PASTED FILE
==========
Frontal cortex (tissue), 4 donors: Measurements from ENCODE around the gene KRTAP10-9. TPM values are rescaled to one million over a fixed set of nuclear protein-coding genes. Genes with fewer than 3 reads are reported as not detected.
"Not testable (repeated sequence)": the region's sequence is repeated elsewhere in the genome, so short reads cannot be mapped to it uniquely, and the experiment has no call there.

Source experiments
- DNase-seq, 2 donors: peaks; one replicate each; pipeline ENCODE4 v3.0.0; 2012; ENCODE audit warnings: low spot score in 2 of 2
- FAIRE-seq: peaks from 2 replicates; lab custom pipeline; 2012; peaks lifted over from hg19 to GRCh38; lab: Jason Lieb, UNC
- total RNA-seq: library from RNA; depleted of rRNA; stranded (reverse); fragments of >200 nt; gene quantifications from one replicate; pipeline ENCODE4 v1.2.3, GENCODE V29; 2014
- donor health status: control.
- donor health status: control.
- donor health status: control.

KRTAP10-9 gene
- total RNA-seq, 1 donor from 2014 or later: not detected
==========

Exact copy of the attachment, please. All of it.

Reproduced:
Frontal cortex (tissue), 4 donors: Measurements from ENCODE around the gene KRTAP10-9. TPM values are rescaled to one million over a fixed set of nuclear protein-coding genes. Genes with fewer than 3 reads are reported as not detected.
"Not testable (repeated sequence)": the region's sequence is repeated elsewhere in the genome, so short reads cannot be mapped to it uniquely, and the experiment has no call there.

Source experiments
- DNase-seq, 2 donors: peaks; one replicate each; pipeline ENCODE4 v3.0.0; 2012; ENCODE audit warnings: low spot score in 2 of 2
- FAIRE-seq: peaks from 2 replicates; lab custom pipeline; 2012; peaks lifted over from hg19 to GRCh38; lab: Jason Lieb, UNC
- total RNA-seq: library from RNA; depleted of rRNA; stranded (reverse); fragments of >200 nt; gene quantifications from one replicate; pipeline ENCODE4 v1.2.3, GENCODE V29; 2014
- donor health status: control.
- donor health status: control.
- donor health status: control.

KRTAP10-9 gene
- total RNA-seq, 1 donor from 2014 or later: not detected